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Apr
21
comment I'm not entirely sure of my placement of commas
For me, changing "act as" [sic] to "is" emphasizes that "destruction of the human species" is the complete subject of the sentence.
Mar
5
comment Short word or phrase for the acquisition of specific pieces of knowledge
It's difficult for me to see how the two questions are related. I have the context of your question, but as @Cerberus comments, I honestly think I would not have that connection on my own. That's not to say that the "About" page of your site couldn't explain this "How-do-we-know" line of questioning.
Feb
27
awarded  Famous Question
Feb
24
awarded  Popular Question
Feb
9
awarded  Popular Question
Jan
8
awarded  Popular Question
Dec
24
awarded  Popular Question
Dec
18
awarded  Nice Answer
Dec
11
answered Word Request: In the manner in which it was written
Dec
7
revised Using “whale” as a verb
deleted 1 character in body
Dec
2
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Nov
25
awarded  Notable Question
Nov
12
awarded  Yearling
Nov
12
comment What adjective would you choose if you want to elevate a workaholic to a higher degree?
Workaholic has a somewhat negative connotation, like the person works so much that they neglect other elements of their life. Like they're out of balance in an unhealthy way. Do you want to convey that or do you just want to convey that the person works very hard?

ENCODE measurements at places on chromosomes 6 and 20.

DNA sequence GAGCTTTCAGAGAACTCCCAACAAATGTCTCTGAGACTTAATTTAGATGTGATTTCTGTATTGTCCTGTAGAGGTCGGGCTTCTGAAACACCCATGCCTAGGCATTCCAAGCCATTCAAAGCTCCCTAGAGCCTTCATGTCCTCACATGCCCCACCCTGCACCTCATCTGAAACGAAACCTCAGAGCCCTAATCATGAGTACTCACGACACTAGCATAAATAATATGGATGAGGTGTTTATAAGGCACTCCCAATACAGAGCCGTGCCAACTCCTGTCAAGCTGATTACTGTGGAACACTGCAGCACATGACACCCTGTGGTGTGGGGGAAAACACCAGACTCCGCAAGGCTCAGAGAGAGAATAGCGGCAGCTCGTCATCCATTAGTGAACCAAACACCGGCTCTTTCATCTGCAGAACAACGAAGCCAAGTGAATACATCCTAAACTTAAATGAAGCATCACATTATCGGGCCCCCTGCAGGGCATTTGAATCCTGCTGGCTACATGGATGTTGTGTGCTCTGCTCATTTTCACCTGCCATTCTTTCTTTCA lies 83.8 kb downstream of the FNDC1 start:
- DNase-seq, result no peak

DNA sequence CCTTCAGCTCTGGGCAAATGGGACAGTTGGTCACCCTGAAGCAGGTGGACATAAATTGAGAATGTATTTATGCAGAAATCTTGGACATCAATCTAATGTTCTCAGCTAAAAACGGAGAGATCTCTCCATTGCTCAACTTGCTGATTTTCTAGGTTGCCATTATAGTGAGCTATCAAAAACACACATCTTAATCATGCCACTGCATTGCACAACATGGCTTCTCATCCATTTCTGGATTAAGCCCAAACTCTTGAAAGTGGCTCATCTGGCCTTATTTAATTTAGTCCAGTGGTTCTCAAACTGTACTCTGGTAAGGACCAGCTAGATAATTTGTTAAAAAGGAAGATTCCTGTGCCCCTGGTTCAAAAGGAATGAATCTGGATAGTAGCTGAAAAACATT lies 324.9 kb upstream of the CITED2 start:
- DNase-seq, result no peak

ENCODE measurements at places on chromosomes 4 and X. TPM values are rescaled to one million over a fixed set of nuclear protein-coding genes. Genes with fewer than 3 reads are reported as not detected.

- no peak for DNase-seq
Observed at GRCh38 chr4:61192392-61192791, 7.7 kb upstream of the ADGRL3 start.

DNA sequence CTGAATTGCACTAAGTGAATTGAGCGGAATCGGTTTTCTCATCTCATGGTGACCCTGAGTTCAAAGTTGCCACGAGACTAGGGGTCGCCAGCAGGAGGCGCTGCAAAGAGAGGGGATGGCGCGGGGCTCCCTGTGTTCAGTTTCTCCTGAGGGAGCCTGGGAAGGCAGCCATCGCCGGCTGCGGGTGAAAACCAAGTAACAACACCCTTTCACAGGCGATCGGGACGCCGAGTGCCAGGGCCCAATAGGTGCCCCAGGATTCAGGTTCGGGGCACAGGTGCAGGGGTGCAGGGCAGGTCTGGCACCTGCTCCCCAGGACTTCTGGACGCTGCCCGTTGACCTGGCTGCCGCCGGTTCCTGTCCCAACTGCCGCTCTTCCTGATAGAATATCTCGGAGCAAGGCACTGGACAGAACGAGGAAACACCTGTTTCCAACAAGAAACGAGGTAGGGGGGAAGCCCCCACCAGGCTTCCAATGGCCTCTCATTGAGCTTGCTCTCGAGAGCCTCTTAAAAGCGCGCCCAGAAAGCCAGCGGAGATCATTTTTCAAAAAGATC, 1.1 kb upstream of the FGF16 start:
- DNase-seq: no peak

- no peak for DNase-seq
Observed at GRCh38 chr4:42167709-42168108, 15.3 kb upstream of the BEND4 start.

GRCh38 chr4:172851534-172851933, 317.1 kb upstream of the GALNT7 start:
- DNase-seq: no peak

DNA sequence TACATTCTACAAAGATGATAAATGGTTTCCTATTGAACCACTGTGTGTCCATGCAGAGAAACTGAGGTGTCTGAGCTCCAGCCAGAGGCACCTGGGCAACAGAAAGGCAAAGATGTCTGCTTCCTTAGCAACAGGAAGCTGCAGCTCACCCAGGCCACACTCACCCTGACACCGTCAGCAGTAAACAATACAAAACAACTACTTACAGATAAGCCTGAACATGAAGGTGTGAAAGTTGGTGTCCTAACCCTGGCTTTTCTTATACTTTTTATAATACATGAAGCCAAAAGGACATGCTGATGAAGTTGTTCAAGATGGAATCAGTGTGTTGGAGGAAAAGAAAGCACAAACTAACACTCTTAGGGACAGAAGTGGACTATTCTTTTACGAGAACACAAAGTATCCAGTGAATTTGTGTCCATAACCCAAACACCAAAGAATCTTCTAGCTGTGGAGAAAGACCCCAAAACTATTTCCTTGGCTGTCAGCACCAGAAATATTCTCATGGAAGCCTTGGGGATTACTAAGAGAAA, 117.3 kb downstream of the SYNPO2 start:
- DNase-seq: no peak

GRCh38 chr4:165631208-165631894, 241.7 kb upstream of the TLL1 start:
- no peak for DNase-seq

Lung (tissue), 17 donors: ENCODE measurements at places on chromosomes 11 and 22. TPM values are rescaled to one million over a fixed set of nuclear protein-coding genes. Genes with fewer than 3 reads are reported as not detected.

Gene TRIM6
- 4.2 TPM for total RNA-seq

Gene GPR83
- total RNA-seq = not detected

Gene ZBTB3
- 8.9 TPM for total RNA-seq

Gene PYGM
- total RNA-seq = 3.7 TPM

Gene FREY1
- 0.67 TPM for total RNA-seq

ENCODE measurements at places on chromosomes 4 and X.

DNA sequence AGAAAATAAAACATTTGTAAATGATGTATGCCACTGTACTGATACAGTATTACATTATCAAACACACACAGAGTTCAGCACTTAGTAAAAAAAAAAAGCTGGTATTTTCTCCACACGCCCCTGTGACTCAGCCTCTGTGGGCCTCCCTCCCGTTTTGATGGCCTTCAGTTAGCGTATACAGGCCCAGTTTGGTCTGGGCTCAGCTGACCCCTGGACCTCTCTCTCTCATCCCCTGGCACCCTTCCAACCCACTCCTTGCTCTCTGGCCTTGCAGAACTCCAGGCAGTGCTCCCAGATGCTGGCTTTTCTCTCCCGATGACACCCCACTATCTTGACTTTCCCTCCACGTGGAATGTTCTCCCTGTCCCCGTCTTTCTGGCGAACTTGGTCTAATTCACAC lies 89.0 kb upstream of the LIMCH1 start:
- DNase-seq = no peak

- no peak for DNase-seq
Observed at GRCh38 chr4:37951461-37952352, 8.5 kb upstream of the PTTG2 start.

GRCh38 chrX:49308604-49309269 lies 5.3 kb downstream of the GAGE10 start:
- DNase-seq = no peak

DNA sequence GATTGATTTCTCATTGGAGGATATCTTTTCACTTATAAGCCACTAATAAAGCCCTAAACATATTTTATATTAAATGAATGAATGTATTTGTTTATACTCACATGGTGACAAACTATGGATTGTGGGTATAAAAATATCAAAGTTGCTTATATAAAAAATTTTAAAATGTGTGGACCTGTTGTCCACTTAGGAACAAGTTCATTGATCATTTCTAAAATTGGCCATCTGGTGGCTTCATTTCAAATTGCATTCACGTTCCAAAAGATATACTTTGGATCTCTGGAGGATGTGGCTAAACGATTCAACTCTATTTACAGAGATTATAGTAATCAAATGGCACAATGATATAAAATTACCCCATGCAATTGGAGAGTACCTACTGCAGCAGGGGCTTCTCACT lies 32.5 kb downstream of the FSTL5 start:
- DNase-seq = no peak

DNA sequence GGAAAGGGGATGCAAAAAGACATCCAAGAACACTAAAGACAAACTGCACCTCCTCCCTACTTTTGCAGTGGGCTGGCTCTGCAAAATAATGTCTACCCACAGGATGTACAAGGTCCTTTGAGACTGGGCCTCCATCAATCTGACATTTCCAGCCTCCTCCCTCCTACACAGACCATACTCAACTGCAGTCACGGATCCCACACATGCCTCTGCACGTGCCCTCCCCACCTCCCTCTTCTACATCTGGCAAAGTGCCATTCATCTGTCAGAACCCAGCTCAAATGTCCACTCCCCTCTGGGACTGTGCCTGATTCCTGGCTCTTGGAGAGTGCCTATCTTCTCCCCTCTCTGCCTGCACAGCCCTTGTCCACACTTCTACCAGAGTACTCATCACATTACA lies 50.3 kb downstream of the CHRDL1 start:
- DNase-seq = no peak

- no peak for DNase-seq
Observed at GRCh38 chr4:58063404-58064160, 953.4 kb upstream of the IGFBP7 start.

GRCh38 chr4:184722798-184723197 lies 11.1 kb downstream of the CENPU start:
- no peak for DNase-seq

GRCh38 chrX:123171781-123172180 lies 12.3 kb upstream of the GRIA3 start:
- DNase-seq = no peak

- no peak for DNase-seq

Oct
20
revised Word for lover of war, beginning with a B?
edited body
Oct
17
answered How do I say that I went down and came back up the water while drowning?
Sep
23
reviewed Leave Open Is there an idiom for when you ask someone for help, and instead the person blames you?
Sep
12
comment What is the difference between disaster, catastrophe, and calamity?
@Barmar If you think my comment is not useful, flag it for a moderator or give me meaningful feedback. Otherwise, understand that I am giving the Aristotlean meaning to provide a little context. That in the same way that you might provide some constructive feedback to a person looking for the difference between destroy and decimate.
Sep
11
comment What is the difference between disaster, catastrophe, and calamity?
Catastrophe has a very specific meaning, deriving from Aristotle. Paraphrasing him, the catastrophe is an element of a tragedy and comes directly from the hero's realization of his or her tragic flaw. It represents the demise of that hero and those people around them, and it precipitates the conclusion of the tragedy. Literally, it means an "overturning". We retain mainly this sense of it in contemporary usage.
Sep
9
awarded  Famous Question